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Photo Essay
February 2000

Mycobacterium chelonae Infection in a Corneal Graft

Arch Ophthalmol. 2000;118(2):294. doi:10.1001/archopht.118.2.294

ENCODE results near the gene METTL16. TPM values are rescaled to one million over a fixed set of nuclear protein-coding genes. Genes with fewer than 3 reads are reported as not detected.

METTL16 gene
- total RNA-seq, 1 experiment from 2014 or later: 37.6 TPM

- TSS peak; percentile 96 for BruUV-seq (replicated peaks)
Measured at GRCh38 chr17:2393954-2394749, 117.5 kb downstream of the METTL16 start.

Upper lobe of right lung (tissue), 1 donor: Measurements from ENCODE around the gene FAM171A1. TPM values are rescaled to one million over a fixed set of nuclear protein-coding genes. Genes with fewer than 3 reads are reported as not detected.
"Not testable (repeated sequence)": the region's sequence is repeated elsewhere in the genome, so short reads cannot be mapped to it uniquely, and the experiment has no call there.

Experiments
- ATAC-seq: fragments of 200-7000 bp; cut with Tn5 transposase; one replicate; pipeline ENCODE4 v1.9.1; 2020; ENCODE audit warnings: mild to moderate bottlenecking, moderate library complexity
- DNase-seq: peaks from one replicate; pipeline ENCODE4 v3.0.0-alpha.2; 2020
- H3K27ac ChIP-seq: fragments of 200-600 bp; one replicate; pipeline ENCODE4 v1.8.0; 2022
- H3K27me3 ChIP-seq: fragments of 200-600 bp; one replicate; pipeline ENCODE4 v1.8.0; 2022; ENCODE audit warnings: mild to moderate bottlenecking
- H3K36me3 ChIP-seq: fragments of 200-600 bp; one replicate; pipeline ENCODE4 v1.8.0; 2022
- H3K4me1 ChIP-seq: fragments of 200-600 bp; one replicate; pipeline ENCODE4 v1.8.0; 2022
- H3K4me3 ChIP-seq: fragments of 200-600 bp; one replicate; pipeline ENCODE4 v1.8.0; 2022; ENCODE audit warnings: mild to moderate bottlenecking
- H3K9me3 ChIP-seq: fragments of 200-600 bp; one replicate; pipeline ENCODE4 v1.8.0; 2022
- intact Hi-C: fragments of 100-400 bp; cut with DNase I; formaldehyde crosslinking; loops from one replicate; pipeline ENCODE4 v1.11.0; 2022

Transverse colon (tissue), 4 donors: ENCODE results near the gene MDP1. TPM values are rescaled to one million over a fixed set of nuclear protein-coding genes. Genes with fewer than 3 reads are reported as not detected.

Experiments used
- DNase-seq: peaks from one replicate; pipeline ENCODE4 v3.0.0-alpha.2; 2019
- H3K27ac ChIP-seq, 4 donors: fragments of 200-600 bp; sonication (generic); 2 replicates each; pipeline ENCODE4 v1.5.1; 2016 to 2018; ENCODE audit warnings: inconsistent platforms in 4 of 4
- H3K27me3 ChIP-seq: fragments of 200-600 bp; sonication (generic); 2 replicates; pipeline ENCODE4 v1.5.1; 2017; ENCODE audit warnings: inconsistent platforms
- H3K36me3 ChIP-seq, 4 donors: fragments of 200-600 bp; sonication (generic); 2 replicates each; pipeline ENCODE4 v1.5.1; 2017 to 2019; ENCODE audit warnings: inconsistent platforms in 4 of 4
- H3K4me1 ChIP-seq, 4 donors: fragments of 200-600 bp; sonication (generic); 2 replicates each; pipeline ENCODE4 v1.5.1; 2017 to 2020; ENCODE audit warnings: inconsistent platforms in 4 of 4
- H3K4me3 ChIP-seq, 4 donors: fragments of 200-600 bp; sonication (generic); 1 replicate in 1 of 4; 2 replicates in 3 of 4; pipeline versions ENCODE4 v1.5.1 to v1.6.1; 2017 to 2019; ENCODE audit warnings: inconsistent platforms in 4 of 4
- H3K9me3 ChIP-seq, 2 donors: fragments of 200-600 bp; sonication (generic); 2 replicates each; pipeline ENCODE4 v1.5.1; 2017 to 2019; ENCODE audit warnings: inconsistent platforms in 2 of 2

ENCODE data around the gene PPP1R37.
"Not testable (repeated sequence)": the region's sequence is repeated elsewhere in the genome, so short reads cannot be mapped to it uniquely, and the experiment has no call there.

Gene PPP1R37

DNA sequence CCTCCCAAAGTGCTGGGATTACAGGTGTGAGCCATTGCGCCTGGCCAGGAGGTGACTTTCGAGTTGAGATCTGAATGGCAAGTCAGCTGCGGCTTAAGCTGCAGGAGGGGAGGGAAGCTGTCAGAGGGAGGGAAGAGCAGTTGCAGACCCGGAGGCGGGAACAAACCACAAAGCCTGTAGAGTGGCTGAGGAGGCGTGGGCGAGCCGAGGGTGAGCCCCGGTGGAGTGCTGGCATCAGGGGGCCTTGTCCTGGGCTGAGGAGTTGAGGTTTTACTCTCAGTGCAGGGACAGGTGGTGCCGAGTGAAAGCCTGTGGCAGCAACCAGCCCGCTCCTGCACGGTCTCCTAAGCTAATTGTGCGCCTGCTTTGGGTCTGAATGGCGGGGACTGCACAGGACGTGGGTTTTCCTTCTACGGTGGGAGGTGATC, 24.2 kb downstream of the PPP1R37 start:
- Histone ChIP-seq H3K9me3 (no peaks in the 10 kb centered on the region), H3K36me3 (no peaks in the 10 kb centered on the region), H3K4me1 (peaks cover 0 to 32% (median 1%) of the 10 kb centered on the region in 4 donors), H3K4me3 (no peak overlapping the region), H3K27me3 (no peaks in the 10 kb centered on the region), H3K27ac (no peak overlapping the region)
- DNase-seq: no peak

A 77-YEAR-OLD man developed a deep infiltrate in a corneal graft 7 years after undergoing penetrating keratoplasty for pseudophakic bullous keratopathy. Medical history revealed mild trauma to the eye while cutting grass several months before the initial visit. The infiltrate was thought to be sterile based on clinical appearance. It worsened over 4 weeks while the patient was receiving intensive treatment with topical ofloxacin, and then topical steroids (Figure 1). An epithelial defect was created over the infiltrate to obtain scrapings for smears and cultures. The initial Gram stain was identified as gram-positive filaments, possibly Nocardia species (Figure 2). Final cultures grew nontuberculous Mycobacterium chelonae. Test results showed sensitivity to amikacin, clarithromycin, and sulfamethoxazole-trimethoprim, with resistance to ciprofloxacin and imipenem. Hourly topical amikacin sulfate (initially 15 mg/mL, then 40 mg/mL) combined with oral sulfamethoxazole-trimethoprim (twice daily) administered for 3 months, followed by oral clarithromycin (500 mg twice daily) for 4 weeks resulted in total resolution of the infiltrate (Figure 3). The graft has remained clear at 7 months' follow-up after treatment with all medications were discontinued.